Combining courage and values can pack a powerful punch. Think the Civil War and the Emancipation Proclamation, Rosa Parks and the bus boycott, MLK and civil rights, Nelson Mandela and forgiveness, Mikhail Gorbachev and the end of the Iron Curtain.
Now, think CVS. Not just as a drugstore, but as a poster child for aligning corporate values with the greater good of society. Courage + Values + Stores.
CVS Caremark's President and CEO Larry J. Merlo made this case in his public announcement a few weeks ago:
Ending the sale of cigarettes and tobacco products at CVS/pharmacy is the right thing for us to do for our customers and our company to help people on their path to better health. Put simply, the sale of tobacco products is inconsistent with our purpose.
Purpose? Doing the right thing? Not exactly common business parlance. Most companies are driven by the mandate to "maximize shareholder value," and in so doing they're rewarded by Wall Street and their shareholders. Although more companies are moving in the direction of business social responsibility, many executives view this as a limited scope instead of an overarching prescription to do good.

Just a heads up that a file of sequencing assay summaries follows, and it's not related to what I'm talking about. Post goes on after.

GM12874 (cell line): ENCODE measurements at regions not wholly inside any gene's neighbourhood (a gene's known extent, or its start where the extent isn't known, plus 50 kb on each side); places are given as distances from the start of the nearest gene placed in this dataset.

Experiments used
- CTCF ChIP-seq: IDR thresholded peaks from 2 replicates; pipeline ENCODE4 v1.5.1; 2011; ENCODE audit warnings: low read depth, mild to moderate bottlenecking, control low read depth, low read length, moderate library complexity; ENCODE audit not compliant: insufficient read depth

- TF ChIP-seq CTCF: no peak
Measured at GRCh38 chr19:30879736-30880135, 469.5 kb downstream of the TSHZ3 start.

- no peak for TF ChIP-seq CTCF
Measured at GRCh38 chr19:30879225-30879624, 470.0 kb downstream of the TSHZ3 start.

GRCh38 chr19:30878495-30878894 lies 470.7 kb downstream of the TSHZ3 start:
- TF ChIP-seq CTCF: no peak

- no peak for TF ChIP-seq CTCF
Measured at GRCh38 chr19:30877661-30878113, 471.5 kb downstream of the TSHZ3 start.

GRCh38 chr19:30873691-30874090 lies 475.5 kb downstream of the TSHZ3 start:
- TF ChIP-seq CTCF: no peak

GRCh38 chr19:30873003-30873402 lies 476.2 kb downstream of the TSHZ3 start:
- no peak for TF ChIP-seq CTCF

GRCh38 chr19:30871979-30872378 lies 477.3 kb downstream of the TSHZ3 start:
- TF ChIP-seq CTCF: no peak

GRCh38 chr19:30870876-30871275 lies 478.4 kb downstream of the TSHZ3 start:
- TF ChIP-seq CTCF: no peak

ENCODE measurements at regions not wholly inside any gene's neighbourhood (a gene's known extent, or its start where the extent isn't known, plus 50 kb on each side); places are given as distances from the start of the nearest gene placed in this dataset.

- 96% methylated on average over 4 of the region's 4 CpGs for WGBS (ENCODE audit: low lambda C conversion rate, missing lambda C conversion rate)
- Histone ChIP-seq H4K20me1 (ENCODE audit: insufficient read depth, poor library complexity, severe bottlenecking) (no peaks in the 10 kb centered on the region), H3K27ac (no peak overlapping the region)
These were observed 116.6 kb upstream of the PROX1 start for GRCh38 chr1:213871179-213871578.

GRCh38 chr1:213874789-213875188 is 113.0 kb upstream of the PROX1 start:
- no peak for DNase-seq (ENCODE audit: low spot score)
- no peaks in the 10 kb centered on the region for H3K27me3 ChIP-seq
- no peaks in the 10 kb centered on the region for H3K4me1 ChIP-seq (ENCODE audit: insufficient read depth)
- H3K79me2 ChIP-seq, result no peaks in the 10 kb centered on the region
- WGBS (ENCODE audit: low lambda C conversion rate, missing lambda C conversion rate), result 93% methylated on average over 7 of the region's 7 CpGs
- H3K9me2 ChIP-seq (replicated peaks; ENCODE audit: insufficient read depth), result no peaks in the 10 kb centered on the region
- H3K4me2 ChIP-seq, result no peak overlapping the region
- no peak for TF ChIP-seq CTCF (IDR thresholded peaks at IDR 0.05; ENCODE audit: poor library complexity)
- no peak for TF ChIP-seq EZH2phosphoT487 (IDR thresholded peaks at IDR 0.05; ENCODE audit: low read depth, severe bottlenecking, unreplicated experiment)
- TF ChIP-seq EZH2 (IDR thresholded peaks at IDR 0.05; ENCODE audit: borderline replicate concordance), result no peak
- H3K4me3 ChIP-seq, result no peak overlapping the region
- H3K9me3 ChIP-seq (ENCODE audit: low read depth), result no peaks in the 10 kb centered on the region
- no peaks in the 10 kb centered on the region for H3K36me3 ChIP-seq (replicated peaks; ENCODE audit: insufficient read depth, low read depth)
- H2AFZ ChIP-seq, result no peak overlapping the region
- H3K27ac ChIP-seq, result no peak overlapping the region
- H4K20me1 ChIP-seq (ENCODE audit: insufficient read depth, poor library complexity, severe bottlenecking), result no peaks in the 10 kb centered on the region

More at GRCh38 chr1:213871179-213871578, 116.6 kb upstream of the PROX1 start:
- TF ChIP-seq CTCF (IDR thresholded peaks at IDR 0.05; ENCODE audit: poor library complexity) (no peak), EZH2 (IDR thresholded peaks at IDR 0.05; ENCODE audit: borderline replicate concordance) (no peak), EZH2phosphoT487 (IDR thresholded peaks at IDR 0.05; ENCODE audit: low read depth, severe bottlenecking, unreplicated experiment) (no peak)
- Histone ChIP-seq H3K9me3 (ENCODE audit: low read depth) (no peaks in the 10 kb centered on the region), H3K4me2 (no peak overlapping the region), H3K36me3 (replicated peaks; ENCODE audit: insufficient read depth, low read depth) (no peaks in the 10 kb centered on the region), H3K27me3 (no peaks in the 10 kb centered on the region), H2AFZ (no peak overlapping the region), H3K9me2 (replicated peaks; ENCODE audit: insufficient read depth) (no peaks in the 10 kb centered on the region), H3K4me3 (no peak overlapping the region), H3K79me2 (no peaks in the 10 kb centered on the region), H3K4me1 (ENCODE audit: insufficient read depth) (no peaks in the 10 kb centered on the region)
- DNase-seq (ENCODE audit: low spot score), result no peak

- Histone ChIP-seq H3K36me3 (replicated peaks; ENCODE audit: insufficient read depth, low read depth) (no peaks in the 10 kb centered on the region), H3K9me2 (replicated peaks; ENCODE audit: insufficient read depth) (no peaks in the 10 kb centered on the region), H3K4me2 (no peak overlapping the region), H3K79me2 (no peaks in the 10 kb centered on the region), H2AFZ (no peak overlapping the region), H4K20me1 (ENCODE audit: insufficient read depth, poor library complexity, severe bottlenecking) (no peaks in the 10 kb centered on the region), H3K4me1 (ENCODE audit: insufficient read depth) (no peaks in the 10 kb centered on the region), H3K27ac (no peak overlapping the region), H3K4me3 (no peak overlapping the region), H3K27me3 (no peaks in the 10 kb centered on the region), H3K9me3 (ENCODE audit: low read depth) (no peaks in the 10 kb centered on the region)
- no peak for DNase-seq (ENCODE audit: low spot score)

Language recently circulated by a major business leader associated with the Committee to Encourage Corporate Philanthropy reinforces this point:
As corporate leaders, we have a responsibility to represent all of our stakeholders in the most enlightened way possible. This means meaningfully promoting the interests of our employees, customers, consumers, and communities, as well as the needs of our shareholders.
While this holistic approach is admirable, why don't business leaders just say, "In the interest of our employees, customers and stakeholders, we have an obligation to do good, to do the right thing?"
CVS offers us this moral clarity by using values as a guide to doing the right thing.
CVS' move stands apart, especially because you don't learn courage in B-school. While many corporations are admired for taking on risk to launch new products, most managers are not rewarded for courage in advocating to do good. By and large, the minimum wage, environmental safeguards, workplace protections and a myriad of other workplace breakthroughs were not volunteered by companies; they were mandated by government. And although there are many companies that nurture their employees and more and more companies that are jumping onto sustainability, that's generally not bold or courageous. These moves are accepted as within the norm, and they're good PR.
So, take a bow, CVS! You're a notable exception and, hopefully, a tipping point in moving companies from being profit-driven, to profit-and-purpose-driven. It takes a lot to forgo $2 billion in revenues to do the right thing. But as more companies embrace the concept of purpose over profits, maybe a trend will start.